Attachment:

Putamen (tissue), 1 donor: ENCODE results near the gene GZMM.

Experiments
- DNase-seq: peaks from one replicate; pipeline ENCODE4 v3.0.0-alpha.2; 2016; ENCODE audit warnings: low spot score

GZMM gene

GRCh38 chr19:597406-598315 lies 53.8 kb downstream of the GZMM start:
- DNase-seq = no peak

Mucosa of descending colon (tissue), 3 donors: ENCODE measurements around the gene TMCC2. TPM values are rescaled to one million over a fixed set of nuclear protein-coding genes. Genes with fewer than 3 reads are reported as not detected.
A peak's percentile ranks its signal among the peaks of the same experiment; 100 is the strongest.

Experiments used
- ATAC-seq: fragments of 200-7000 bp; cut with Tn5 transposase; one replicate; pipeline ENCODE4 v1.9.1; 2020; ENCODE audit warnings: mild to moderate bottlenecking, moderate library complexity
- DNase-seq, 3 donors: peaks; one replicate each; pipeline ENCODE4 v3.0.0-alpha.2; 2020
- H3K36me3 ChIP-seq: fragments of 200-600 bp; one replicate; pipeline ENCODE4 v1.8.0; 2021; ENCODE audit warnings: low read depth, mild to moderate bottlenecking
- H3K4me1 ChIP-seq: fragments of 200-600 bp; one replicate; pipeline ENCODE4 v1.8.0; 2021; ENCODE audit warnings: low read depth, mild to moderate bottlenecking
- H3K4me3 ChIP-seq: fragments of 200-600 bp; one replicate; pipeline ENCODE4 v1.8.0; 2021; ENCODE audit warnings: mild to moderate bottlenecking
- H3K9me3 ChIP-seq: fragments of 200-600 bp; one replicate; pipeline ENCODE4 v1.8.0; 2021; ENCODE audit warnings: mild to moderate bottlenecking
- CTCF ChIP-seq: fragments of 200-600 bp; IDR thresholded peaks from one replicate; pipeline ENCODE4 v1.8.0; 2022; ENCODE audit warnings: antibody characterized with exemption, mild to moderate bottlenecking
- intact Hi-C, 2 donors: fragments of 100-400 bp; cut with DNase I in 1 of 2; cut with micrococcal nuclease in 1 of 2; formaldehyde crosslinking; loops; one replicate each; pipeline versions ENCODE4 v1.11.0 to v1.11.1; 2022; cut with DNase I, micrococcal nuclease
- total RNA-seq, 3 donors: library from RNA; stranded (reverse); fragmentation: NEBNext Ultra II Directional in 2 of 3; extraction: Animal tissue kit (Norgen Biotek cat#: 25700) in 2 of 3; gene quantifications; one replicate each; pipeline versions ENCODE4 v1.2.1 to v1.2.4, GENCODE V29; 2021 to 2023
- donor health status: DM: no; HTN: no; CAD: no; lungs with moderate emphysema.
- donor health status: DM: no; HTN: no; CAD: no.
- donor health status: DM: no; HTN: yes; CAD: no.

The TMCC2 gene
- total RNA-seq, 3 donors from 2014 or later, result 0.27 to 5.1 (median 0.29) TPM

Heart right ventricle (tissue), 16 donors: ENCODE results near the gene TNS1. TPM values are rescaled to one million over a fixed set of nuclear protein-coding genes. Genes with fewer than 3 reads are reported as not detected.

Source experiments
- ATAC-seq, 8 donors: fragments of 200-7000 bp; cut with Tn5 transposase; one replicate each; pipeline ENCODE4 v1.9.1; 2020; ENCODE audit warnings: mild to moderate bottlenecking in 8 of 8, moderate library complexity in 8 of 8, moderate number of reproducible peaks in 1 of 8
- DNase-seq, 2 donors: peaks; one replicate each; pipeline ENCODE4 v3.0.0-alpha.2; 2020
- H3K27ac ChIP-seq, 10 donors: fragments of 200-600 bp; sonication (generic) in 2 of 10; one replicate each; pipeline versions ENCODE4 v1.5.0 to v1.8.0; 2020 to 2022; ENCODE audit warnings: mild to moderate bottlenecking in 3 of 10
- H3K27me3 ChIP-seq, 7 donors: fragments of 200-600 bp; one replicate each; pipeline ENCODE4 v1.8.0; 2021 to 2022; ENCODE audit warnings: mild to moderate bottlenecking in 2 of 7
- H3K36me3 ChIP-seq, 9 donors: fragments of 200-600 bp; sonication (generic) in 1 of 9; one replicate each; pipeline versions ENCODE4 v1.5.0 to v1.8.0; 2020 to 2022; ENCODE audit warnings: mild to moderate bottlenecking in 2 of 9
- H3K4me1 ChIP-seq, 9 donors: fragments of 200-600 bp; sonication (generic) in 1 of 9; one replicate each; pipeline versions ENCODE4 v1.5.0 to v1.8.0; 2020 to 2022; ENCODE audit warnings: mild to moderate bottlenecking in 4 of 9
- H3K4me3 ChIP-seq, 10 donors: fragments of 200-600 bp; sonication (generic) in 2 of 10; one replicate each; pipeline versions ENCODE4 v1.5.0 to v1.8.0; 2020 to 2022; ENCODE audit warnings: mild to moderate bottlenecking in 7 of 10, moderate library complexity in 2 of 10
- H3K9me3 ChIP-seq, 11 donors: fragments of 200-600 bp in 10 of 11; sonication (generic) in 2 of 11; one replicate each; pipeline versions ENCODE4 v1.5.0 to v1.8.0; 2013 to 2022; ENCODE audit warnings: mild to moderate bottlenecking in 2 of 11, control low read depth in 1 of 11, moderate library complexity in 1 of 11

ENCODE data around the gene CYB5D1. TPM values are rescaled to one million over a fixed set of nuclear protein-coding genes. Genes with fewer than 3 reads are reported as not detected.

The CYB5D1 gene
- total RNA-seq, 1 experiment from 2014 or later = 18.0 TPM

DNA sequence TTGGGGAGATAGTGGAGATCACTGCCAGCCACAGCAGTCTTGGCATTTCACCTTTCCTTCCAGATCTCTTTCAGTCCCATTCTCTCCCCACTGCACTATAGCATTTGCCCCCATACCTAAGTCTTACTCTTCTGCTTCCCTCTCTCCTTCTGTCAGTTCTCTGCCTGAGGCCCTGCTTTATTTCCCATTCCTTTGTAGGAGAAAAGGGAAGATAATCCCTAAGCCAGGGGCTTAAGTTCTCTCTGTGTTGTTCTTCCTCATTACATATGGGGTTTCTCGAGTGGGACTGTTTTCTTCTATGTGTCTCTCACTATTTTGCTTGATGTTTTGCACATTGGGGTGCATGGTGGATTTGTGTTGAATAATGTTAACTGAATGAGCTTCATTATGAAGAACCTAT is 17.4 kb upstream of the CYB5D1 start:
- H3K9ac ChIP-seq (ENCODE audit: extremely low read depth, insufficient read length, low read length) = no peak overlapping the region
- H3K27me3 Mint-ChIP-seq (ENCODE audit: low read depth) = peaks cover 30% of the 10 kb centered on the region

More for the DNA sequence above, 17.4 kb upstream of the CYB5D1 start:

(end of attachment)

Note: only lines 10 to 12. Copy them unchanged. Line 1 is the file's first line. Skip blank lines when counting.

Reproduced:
- ATAC-seq: fragments of 200-7000 bp; cut with Tn5 transposase; one replicate; pipeline ENCODE4 v1.9.1; 2020; ENCODE audit warnings: mild to moderate bottlenecking, moderate library complexity
- DNase-seq, 3 donors: peaks; one replicate each; pipeline ENCODE4 v3.0.0-alpha.2; 2020
- H3K36me3 ChIP-seq: fragments of 200-600 bp; one replicate; pipeline ENCODE4 v1.8.0; 2021; ENCODE audit warnings: low read depth, mild to moderate bottlenecking